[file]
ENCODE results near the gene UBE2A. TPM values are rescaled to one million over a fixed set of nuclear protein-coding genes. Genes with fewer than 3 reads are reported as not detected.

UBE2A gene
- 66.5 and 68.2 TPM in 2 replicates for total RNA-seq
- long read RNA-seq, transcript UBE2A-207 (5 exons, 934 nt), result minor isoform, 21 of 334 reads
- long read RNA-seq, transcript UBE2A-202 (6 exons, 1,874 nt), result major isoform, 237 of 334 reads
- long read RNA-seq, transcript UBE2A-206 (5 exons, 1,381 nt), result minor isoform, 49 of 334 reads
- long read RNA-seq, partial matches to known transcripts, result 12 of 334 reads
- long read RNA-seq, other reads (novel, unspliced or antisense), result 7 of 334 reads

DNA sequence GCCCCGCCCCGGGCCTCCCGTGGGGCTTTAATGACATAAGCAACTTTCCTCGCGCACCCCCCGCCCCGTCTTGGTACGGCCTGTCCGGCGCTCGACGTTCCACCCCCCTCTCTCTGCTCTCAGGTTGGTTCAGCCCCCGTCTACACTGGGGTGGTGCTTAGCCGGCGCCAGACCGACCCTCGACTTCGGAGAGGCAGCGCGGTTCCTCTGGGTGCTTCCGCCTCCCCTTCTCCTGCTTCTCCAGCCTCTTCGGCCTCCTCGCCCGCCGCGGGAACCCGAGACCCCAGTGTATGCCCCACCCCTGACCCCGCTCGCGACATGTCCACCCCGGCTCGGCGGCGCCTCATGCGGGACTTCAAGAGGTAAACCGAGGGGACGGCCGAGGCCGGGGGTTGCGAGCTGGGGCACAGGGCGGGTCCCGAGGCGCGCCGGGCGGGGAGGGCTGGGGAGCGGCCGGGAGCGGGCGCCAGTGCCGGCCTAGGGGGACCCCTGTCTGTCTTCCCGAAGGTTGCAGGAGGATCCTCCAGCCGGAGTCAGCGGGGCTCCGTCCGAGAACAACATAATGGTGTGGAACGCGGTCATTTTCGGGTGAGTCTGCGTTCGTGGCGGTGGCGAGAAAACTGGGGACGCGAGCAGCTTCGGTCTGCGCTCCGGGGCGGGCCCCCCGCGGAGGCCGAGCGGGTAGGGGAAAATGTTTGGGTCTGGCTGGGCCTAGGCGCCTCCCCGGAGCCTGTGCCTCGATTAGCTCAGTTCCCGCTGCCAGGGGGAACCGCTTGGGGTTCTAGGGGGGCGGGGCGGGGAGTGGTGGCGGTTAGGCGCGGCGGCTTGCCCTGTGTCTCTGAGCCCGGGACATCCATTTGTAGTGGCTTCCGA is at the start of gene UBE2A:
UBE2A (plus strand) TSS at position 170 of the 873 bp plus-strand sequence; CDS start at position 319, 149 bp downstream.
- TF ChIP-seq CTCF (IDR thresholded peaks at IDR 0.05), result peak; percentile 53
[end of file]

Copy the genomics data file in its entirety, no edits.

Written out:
ENCODE results near the gene UBE2A. TPM values are rescaled to one million over a fixed set of nuclear protein-coding genes. Genes with fewer than 3 reads are reported as not detected.

UBE2A gene
- 66.5 and 68.2 TPM in 2 replicates for total RNA-seq
- long read RNA-seq, transcript UBE2A-207 (5 exons, 934 nt), result minor isoform, 21 of 334 reads
- long read RNA-seq, transcript UBE2A-202 (6 exons, 1,874 nt), result major isoform, 237 of 334 reads
- long read RNA-seq, transcript UBE2A-206 (5 exons, 1,381 nt), result minor isoform, 49 of 334 reads
- long read RNA-seq, partial matches to known transcripts, result 12 of 334 reads
- long read RNA-seq, other reads (novel, unspliced or antisense), result 7 of 334 reads

DNA sequence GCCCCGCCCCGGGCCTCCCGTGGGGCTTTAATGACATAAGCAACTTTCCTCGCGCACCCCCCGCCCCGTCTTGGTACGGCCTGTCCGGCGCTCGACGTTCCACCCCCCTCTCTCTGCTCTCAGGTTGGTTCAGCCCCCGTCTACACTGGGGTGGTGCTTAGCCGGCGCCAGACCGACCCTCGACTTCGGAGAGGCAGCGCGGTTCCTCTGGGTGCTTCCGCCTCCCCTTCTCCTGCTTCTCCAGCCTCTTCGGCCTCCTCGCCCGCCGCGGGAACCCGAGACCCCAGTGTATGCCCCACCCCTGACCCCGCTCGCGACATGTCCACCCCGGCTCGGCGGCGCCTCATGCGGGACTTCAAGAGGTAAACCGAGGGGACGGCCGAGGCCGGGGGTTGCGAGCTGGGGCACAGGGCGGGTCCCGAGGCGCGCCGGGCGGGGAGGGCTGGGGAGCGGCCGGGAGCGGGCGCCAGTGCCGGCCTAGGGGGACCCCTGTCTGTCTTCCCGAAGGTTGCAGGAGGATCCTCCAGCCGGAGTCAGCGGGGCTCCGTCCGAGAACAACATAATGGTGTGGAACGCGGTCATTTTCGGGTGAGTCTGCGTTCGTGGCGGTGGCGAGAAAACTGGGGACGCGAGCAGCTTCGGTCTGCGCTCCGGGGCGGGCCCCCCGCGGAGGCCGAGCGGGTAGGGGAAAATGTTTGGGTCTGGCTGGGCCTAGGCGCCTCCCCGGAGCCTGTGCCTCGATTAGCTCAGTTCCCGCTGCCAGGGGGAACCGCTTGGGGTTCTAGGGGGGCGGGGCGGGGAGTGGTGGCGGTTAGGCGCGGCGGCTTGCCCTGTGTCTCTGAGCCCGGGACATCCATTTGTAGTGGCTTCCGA is at the start of gene UBE2A:
UBE2A (plus strand) TSS at position 170 of the 873 bp plus-strand sequence; CDS start at position 319, 149 bp downstream.
- TF ChIP-seq CTCF (IDR thresholded peaks at IDR 0.05), result peak; percentile 53